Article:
DOJ cites New Orleans police for rights violations
NEW ORLEANS (Reuters) - The New Orleans Police Department too often uses excessive force, conducts illegal stops and arrests, and has a pattern of discriminating on the basis of race, gender and sexual orientation, the U.S. Department of Justice said in a report on Thursday.
"For too long, the Department has been largely indifferent to widespread violations of law and policy by its officers," according to the report by the Justice Department's Civil Rights Division.
The report -- which stemmed from a request for an investigation by Mayor Mitch Landrieu -- outlined problems with training, recruiting, supervision and interrogation practices.
"The leadership in this city went to sleep," Landrieu said after a news conference in downtown New Orleans on Thursday in which DOJ and city officials announced the findings.
The report said the police department encourages under-investigating violence against women, and found a systemic police failure to respond quickly to calls from people who do not speak English fluently.
It identified "a troubling racial disparity" in use of force, finding that in all 27 instances between January 2009 and May 2010 in which police intentionally fired guns at people, the subjects were African American.
"The African American community for a long time has spoken about mistreatment from the Orleans Police Department," Landrieu said. "Well, they were right."
Despite the wide-ranging problems that are "deeply rooted in the culture of the department," the police department did not find a single policy violation by an officer in the past four years, said Assistant Attorney General Thomas Perez.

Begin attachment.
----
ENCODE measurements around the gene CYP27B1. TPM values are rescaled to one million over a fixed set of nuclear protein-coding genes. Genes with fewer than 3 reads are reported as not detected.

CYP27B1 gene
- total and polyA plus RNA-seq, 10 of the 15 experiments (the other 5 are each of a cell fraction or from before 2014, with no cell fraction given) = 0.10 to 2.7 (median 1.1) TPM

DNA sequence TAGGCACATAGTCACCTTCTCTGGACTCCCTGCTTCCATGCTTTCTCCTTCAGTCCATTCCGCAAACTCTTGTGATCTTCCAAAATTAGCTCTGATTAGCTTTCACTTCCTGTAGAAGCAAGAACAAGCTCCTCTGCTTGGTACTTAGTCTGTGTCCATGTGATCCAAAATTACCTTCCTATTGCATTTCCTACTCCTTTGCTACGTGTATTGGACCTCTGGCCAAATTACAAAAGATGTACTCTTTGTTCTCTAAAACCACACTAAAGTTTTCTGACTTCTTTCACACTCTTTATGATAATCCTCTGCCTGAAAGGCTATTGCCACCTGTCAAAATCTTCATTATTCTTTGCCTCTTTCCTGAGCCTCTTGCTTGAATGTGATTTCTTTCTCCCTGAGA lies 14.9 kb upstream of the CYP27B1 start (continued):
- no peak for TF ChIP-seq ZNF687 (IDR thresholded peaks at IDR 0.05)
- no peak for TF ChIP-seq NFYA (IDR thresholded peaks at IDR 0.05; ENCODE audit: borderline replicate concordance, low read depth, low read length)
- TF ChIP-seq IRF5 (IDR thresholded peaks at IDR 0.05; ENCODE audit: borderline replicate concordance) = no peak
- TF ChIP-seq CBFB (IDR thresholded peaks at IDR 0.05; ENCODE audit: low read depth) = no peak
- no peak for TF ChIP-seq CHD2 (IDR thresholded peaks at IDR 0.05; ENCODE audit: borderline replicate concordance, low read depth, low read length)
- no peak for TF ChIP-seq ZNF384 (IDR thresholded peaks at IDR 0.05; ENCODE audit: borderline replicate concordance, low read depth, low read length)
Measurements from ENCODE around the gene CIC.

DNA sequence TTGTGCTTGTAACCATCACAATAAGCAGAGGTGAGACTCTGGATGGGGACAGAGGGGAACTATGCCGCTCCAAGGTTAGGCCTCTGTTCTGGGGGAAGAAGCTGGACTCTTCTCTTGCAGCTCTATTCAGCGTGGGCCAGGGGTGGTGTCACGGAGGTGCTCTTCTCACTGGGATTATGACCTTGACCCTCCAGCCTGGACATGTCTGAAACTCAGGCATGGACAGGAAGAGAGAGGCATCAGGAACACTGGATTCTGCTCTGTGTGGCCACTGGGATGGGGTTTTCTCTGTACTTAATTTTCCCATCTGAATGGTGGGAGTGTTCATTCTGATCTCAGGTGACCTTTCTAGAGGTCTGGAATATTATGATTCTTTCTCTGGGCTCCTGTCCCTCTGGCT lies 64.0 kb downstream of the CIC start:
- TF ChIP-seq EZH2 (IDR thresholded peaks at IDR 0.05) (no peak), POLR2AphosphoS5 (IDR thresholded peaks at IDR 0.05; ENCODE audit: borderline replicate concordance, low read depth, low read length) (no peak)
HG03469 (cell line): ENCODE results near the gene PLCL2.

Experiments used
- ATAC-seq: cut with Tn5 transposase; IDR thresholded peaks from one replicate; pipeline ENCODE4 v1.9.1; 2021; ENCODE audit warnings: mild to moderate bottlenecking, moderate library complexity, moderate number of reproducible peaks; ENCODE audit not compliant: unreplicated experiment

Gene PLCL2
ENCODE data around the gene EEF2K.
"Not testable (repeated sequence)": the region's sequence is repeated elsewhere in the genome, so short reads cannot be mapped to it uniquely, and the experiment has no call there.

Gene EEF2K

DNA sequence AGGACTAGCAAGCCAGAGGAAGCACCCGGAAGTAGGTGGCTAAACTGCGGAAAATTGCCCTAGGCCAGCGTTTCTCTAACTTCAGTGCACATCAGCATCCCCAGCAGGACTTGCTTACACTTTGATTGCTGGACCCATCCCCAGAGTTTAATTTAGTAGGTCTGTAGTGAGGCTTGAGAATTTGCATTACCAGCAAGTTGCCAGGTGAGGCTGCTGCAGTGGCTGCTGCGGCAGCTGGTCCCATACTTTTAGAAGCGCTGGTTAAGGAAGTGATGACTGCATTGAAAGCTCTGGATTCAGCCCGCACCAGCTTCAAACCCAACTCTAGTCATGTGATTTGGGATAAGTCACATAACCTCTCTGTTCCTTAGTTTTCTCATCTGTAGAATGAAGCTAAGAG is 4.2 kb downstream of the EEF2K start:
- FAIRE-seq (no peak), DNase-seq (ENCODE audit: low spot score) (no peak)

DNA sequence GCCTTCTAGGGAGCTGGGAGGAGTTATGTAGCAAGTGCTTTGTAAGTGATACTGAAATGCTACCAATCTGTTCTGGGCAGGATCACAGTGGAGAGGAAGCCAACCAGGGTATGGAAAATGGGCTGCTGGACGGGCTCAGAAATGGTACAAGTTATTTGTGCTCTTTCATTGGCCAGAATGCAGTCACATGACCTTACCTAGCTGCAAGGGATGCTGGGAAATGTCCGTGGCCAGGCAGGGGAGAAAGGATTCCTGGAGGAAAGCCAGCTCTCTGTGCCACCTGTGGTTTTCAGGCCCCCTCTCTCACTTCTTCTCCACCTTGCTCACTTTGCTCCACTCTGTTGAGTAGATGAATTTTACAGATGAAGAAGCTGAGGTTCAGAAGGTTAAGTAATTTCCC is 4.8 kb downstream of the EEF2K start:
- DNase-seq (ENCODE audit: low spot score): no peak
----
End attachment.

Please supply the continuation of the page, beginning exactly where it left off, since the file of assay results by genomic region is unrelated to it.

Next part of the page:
Federal officials called for reforms to improve training, foster better community collaboration and eliminate bias.
"You've got to have the right people hired, they've got to be trained properly and you've got to hire that right first-line supervisor who is teaching them accountability," Deputy Attorney General James Cole said at the news conference.
New Orleans Police Department Superintendent Ronal Serpas, who was hired by Landrieu, said he wants City Council permission to reorganize the department, including picking new senior leaders.
Landrieu said that he expects the city and Department of Justice will enter into a consent decree stipulating the steps the city must take to address problems cited in the report and setting a timeline for each step's completion.
Two days after taking office in May 2010, Landrieu requested federal help to reform the police department and stanch the persistent high incidence of violent crime. Days later, DOJ officials announced a widespread review.
Violent crime continues to plague New Orleans. The city has had 39 homicides so far in 2011.
Peter Scharf, a Tulane University criminology professor who advised the mayor in his search for a police superintendent, said some New Orleans residents wonder if police are becoming less aggressive on crime because of the federal involvement.
"When you have 40 murders in two months, what does an elaborate consent decree really do?" asked Scharf.
In December 2010, a federal jury convicted three current and one former New Orleans police officers in the shooting death and burning of a man in the chaotic days following Hurricane Katrina.
In March, 2010, a former New Orleans police detective pleaded guilty to helping cover up two shooting deaths by police days after Katrina struck.
Federal prosecutors have charged 20 officers in cases stemming from Katrina, according to media reports.
(Writing by Corrie MacLaggan; Editing by Peter Bohan and Jerry Norton)
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